In an article published by the Financial Times, author Iswar Prasad discusses how with the end of the cash era approaching, many central banks worldwide are working on launching their digital currencies.
The time for central bank digital currencies (CBDCs) seems to have arrived, considering their advantages compared to physical cash.
However, they also pose threats to the very institutions that issue them.
The article highlights that storing money in digital wallets linked to CBDCs is safer than depositing it in commercial banks, as central banks never go bankrupt.
The challenge faced by central banks lies in making their digital currencies a viable option for financial services provided to individuals and facilitating peer-to-peer payments without displacing existing payment systems.
The recently released white paper by the Monetary Authority of Singapore explores how CBDCs can be designed for specific purposes, such as having a limited lifespan, targeting specific retail sellers, and being pre-allocated to certain categories.
Distributing such digital currencies can stimulate consumption, as people often save government cash transfers during uncertain times, like COVID-19 stimulus packages, reducing their effectiveness.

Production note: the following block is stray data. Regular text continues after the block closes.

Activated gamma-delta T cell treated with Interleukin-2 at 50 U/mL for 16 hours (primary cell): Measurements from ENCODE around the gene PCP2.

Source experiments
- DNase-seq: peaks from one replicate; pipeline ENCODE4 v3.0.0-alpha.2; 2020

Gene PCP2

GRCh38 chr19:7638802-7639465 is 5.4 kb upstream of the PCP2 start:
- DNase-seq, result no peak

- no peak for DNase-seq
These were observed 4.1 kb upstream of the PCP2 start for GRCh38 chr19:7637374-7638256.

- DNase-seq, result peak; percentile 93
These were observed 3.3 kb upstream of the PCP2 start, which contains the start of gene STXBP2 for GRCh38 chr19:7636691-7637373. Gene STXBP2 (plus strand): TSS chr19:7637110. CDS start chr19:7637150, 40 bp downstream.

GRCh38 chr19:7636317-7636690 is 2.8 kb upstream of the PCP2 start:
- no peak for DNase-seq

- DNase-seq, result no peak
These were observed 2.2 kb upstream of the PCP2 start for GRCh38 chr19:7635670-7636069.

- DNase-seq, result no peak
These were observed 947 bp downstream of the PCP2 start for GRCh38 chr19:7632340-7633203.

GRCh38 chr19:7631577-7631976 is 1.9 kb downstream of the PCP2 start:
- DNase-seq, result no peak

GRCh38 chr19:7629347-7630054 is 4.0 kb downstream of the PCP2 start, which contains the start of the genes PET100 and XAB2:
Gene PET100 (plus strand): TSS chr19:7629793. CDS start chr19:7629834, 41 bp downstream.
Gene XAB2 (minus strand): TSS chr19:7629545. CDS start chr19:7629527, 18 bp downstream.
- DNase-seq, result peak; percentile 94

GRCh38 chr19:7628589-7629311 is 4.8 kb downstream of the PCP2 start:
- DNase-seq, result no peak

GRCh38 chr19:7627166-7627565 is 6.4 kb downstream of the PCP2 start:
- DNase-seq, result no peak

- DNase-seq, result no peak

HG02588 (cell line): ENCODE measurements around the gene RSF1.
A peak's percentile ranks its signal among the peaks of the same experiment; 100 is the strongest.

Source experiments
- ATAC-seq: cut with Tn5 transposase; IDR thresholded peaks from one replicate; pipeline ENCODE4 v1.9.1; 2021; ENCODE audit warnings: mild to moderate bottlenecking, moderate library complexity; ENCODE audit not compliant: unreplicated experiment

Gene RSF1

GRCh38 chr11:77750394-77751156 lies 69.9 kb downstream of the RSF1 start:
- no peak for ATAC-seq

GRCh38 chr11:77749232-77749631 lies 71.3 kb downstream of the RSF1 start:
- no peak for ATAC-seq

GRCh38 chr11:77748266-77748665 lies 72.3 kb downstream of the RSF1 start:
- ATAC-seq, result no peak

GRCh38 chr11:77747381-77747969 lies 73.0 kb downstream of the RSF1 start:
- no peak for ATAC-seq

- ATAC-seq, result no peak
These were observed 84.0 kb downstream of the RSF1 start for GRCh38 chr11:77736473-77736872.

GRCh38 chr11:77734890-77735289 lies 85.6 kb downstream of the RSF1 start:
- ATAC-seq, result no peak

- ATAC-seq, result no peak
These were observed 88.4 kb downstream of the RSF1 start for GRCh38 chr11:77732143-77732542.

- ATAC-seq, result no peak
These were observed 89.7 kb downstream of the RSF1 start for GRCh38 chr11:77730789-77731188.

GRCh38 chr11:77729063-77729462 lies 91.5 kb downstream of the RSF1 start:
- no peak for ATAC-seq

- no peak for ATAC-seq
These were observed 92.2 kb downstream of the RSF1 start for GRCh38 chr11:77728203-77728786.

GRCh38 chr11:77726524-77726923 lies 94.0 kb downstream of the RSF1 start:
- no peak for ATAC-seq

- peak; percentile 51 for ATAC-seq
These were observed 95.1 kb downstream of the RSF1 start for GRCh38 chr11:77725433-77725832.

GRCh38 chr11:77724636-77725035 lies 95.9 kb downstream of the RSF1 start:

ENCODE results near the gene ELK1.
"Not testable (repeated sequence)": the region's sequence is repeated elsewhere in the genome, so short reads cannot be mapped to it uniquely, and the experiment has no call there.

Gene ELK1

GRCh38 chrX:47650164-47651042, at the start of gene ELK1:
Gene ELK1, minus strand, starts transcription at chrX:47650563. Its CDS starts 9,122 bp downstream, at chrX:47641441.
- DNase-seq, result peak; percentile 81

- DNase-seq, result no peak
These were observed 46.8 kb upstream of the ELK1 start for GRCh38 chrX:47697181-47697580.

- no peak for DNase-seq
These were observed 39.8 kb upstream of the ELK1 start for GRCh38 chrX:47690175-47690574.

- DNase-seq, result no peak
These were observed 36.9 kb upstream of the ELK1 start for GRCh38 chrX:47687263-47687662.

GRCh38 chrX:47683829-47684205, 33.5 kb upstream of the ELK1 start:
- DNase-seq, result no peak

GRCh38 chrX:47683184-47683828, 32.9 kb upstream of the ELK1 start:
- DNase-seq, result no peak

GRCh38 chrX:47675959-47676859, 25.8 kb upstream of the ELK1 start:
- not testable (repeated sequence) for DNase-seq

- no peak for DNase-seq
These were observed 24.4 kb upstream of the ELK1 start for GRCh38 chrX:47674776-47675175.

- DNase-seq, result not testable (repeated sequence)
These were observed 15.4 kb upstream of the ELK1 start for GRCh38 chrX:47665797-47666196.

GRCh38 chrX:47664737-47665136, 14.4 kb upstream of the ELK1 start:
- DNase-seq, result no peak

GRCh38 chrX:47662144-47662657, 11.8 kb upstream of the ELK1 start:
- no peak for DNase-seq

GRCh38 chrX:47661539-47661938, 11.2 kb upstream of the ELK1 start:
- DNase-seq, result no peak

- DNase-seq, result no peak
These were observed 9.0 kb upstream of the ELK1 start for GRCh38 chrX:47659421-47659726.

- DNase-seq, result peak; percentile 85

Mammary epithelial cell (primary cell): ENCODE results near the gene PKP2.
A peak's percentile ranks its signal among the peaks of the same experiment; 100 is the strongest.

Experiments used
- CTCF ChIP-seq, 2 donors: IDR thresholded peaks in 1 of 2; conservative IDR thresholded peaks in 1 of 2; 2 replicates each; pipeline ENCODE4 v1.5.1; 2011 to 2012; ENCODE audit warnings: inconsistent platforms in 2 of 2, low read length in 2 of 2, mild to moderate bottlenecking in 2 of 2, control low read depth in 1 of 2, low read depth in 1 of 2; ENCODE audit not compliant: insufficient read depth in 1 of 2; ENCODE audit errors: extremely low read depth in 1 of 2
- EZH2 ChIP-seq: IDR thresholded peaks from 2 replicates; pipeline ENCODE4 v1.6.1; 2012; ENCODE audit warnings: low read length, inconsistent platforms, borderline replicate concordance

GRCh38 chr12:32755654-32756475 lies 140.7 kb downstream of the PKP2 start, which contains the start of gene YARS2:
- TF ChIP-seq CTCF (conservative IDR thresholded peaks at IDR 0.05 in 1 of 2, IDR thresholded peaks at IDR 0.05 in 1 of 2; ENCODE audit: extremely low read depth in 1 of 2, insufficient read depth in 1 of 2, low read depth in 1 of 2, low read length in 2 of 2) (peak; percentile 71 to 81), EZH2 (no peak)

Furthermore, CBDCs can be designed and allocated for specific purposes, like restricting their use to purchasing cars or durable goods, thus enhancing their economic efficacy in targeted sectors.
Another characteristic of digital currencies is their programmability. Imposing negative nominal interest rates can discourage hoarding, and money can be programmed to facilitate contractual arrangements in specific fields, where funds are automatically released when all parties meet agreed-upon conditions.
The article suggests that such innovations open new avenues for enhancing the performance of economies and societies. However, it is also essential to consider the downsides of any new technology.
Setting a ceiling on CBDC balances in digital wallets can mitigate the risk of bank runs and depositor flight from commercial banks.
Nevertheless, the author cautions that financial innovations are not without risks. Using CBDCs as tools for law enforcement or surveillance purposes might result in central banks being seen as political agents of governments.
Moreover, central banks already face threats to their independence, credibility, and legitimacy. As the scope of digital currencies they issue widens, so does the political pressure they encounter. At the very least, these innovations threaten the integrity of central bank money, a paradoxical and concerning development, given that digitizing major bank money was meant to enhance its trustworthiness.